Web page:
What is needed is a culture of innovation but this does not mean a “free for all”. That would be more a revolution than a reformation, and revolutions have the tendency to eat their children. A culture of innovation needs to be anchored in who we believe ourselves to be and what we exist for. Both of these need to be understood and expressed creatively in terms of what we are for, rather than what we are against. Not for what we reject, but what we embrace.

Perhaps this might mean a change of name that expresses something more important than a form of church government, a dead issue for the majority of people. It might go so far as to replace church banners with modern “iconography” that engages people and communicates the Christian story and the biblical narrative of the people of God.

Perhaps we might like to consider the importance of being an organisation oozing innovation and creativity. We might particularly consider it if we are to attract young and highly capable leaders for the future. Young people are attracted to a cause and if we wish to enlist their imaginations and energies, then we must communicate an enterprise that both challenges and gives permission for innovation.

In an era of discontinuous change, the rule is innovate or die.

Kevyn Harris

Kevyn is a Presbyterian minister, and has recently completed research which, among other things, examines the links between missional churches and innovation. Read Kevyn’s research >

6 thoughts on “Are we institutionally handicapped when it comes to innovation?

  1. I agree we have a bad public image. We seem to be an inward facing church rather than a world-facing church. The words surrounding the Stalingrad Madonna sketch inspire me. They are – Light, Life, Love. What other words or sketch could make a suitable replacement for a burning bush that enlightens no-one? Russell Feist.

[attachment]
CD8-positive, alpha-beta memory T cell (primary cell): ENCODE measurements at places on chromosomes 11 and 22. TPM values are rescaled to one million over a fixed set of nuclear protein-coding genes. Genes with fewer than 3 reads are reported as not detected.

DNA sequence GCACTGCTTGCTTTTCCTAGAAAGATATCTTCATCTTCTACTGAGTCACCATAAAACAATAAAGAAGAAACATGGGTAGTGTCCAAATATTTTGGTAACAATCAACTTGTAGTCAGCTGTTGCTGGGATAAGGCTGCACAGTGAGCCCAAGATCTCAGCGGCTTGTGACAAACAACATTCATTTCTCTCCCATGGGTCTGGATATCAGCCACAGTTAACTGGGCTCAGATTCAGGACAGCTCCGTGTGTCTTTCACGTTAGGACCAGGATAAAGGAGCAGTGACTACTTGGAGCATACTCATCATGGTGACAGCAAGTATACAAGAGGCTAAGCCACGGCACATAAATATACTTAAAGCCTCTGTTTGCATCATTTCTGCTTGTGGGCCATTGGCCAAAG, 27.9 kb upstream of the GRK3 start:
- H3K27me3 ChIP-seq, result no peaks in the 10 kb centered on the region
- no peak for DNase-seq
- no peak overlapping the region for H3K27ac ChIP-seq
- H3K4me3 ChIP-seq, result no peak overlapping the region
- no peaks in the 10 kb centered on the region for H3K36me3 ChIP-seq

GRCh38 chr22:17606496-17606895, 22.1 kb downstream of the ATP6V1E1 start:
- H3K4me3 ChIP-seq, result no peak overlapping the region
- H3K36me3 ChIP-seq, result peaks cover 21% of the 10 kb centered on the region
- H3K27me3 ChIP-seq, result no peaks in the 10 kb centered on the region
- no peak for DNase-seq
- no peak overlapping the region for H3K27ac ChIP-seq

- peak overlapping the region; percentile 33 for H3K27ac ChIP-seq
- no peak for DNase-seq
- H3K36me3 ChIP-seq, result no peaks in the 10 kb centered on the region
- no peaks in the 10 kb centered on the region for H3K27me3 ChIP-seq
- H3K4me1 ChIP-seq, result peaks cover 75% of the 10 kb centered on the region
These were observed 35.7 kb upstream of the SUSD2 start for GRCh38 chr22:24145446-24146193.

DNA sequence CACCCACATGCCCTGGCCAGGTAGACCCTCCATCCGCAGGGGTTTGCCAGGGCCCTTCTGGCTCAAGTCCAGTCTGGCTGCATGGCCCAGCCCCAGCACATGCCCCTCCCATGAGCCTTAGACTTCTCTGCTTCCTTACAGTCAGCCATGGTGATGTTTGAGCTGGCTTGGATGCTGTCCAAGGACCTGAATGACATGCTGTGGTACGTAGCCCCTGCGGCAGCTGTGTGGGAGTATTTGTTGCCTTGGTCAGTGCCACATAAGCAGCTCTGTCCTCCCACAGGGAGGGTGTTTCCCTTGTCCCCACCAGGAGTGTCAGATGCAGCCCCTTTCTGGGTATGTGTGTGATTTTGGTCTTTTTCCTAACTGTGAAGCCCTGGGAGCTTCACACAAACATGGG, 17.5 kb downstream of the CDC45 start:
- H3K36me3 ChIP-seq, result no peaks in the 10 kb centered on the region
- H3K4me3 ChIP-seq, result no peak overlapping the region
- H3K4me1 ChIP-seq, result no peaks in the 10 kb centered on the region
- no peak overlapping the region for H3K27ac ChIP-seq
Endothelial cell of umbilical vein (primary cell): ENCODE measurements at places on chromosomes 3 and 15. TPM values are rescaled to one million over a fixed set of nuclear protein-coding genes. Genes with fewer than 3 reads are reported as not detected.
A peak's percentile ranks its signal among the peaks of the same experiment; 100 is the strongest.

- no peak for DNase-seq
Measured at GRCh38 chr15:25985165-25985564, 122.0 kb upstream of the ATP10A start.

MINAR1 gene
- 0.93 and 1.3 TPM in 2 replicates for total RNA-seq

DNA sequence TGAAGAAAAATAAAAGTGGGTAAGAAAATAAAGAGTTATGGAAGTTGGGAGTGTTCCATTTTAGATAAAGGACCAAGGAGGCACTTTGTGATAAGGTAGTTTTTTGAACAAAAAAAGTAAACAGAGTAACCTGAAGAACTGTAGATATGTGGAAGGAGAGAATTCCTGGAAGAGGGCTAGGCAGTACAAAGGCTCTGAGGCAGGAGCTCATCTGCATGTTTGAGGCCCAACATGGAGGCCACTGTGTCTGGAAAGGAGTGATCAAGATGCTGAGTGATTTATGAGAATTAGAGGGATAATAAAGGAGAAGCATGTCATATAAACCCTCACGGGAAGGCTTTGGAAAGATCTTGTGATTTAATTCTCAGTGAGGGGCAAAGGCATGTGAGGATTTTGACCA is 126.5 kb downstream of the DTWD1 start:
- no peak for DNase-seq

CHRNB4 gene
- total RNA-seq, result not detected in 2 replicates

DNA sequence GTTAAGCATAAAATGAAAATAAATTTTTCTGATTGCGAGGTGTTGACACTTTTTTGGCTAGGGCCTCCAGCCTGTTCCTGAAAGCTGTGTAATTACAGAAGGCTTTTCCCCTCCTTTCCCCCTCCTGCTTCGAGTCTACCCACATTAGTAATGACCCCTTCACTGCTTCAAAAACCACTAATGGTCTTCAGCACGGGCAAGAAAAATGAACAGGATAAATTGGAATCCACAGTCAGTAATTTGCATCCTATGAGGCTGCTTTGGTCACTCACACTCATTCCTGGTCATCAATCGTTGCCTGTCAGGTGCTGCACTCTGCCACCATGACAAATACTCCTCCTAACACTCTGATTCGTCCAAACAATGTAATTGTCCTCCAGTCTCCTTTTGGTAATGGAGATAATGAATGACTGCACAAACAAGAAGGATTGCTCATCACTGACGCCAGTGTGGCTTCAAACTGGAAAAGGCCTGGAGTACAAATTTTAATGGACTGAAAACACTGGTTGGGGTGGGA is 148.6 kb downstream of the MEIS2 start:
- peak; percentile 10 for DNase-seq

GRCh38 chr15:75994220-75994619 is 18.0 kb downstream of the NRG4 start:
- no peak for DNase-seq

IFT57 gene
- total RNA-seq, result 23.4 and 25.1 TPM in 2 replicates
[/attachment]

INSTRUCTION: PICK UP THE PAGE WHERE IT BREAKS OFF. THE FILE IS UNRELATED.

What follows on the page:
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  2. With regard to brand: ‘Presbyterian’ is a strange word… and it sure isn’t the only strange one we use. (Still, the burning bush has a lot of potential!) Of course people expect good leadership and good governance as part of the skeleton of any trustworthy organisation… but it is a strange thing to major on.

    I agree – the way we communicate our identity is an important part of developing an ‘innovative culture’.

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  3. Kevin, people were asking exactly the same questions in the early 90’s when I was Director of Communications. I think it’s helpful to differentiate between innovation and marketing. Anytime ‘brand’ language is used IHMO it’s marketing. But innovation to me is about how imaginatively we engage with our communities in conversation around the table. What does our hospitality look like. How willing are we to respond to the hospitality of people outside the faith community. To do this we have to exegete the community: where are the spaces the community call ‘sacred’ etc. Let’s meet them there. Let’s hear their stories, lets get creative together, let’s open up interesting conversations about God, forgiveness, ‘withness’, healing silence, lets dance!